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You can find the best business attorney by doing your research and asking a lot of questions. Before you start your search, you'll want to understand what you're going to need a lawyer for and what kind of relationship works best for you and your business.
Why Hire a Business Lawyer?
You may want to hire someone that you will be able to deal with on all facets of your business in the long-term, or you may just want someone for specific purposes. Either way, you want the best lawyer for the task. Here are some of the many ways a good attorney can help your business:
- Planning your business: Hiring a business lawyer as you begin putting your business together is an important place to start. Your attorney can advise you on whether you should register your business as a corporation, limited liability company (LLC), or business partnership.
- Preventing lawsuits: If you wait to hire a business attorney until after you've been sued, it may be too late. Hiring a good business lawyer while you are getting your company up and running will help ensure that you prevent any lawsuits before they occur. The legal fees you pay upfront could save you thousands of dollars in future lawsuits.
- Reducing damages: If you are sued, having a lawyer who knows your business well can help to reduce any damages you may have to pay.
- Drafting contracts: As a business owner, you may need to draft contracts with customers, employees, or suppliers. The assistance of a business lawyer in this situation could be vital. You don't want to miss anything that could get you in trouble later.
- Incorporating the business: If you wish to incorporate your business, it's best to have an attorney on your side to make sure it is done properly.
- Knowing state and federal business laws: Any legitimate business must pay taxes. You may also need to do business across state lines or even overseas. Almost every action you do as a business owner has rules and regulations that must be complied with at both the state and federal levels. Having a business lawyer ensures that you are always operating within the law.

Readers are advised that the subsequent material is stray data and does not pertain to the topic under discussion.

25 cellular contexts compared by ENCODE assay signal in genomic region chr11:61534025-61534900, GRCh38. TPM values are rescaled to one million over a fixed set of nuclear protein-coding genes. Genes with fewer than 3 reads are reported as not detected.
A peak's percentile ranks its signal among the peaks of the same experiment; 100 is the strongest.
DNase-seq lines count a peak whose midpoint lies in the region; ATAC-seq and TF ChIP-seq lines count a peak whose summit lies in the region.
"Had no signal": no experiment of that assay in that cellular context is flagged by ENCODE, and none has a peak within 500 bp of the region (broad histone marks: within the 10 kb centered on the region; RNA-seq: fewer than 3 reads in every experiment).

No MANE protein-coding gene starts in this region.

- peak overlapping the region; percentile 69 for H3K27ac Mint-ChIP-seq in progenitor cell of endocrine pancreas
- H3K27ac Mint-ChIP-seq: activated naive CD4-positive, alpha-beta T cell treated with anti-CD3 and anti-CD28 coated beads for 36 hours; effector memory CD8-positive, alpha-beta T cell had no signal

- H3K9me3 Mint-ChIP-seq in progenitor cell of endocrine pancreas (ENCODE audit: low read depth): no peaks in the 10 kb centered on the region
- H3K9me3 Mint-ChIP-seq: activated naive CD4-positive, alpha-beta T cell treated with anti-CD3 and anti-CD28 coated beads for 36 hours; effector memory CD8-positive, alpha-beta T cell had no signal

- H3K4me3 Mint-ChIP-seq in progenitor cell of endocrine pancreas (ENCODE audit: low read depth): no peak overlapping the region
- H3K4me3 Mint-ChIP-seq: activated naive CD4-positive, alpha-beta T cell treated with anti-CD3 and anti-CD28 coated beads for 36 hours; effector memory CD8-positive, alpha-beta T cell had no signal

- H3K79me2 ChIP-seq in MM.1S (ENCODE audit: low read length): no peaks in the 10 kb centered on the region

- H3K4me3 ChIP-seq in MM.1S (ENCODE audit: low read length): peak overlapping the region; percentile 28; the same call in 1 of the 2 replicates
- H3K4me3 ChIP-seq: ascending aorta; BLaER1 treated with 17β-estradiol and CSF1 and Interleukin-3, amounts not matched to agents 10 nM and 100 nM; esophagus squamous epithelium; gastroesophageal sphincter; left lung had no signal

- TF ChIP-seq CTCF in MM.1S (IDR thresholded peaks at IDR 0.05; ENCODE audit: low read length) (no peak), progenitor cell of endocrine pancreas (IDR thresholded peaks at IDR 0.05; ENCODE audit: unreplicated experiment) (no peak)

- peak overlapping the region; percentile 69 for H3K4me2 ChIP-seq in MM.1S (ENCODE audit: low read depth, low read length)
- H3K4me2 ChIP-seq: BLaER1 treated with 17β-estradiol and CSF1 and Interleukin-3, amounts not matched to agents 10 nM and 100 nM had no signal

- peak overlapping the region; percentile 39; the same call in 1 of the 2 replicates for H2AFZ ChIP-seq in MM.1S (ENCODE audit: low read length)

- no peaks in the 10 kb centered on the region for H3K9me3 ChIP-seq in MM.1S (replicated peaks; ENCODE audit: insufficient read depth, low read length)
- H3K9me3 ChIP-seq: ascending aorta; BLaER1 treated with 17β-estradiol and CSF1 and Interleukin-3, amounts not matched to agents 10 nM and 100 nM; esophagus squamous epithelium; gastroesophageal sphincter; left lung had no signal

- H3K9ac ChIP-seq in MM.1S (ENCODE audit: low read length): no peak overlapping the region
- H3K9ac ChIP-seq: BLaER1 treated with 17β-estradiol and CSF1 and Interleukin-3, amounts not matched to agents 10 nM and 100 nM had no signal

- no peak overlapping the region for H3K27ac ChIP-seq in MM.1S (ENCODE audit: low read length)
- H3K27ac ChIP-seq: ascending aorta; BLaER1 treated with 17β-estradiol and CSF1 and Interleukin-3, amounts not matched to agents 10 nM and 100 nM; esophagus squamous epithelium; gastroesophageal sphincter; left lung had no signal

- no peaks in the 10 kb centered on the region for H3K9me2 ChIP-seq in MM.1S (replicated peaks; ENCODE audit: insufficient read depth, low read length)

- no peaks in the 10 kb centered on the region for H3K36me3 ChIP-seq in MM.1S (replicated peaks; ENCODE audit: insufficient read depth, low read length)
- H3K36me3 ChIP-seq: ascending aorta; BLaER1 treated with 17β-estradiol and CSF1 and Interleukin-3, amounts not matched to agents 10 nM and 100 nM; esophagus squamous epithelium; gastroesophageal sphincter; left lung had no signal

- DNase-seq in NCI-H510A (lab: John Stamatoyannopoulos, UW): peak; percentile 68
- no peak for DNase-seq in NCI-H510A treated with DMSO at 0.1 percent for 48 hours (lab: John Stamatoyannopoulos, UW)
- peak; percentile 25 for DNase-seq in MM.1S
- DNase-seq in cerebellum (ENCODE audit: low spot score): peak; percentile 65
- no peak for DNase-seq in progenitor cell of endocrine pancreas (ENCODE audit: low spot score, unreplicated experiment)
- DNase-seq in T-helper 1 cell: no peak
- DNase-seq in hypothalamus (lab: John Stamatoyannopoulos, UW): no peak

- Advising about employee issues: Business lawyers can help with several facets of the employee process, including hiring, workers compensation, contracts for independent contractors, and terminating employees with minimal legal repercussions.
- Buying or selling your business: Buying or selling a business is a complex transaction. A business lawyer who can help you value the business, write the acquisition or purchasing agreement, and transfer any permits and licenses is invaluable.
- Getting a patent: You should speak to a lawyer if you want to patent your products or services. Your attorney can advise you on the process of patent registration and whether it is the right choice for your business.
- Raising capital: If you are planning to raise funds from outside investors, you will definitely want to speak to a lawyer about your best options.
- When there are several founders: If you are starting a business with someone other than yourself, it is a good idea to have a lawyer involved. All partners should be protected and know their rights as partial owners, whether or not there are ever any disagreements.
How to Hire the Best Business Lawyer
Finding the right attorney for your business can seem overwhelming. You want to find someone who understands your business and your vision for its future. He or she should also have experience in your field and be someone with whom you have good rapport. Here are some suggestions for finding this ideal individual:
- Ask for recommendations: Asking other business owners in your industry is a good place to start. Don't just ask for their contact details, though; ask about their strengths and weaknesses. Ask several business owners so that you can compile a list of people to contact.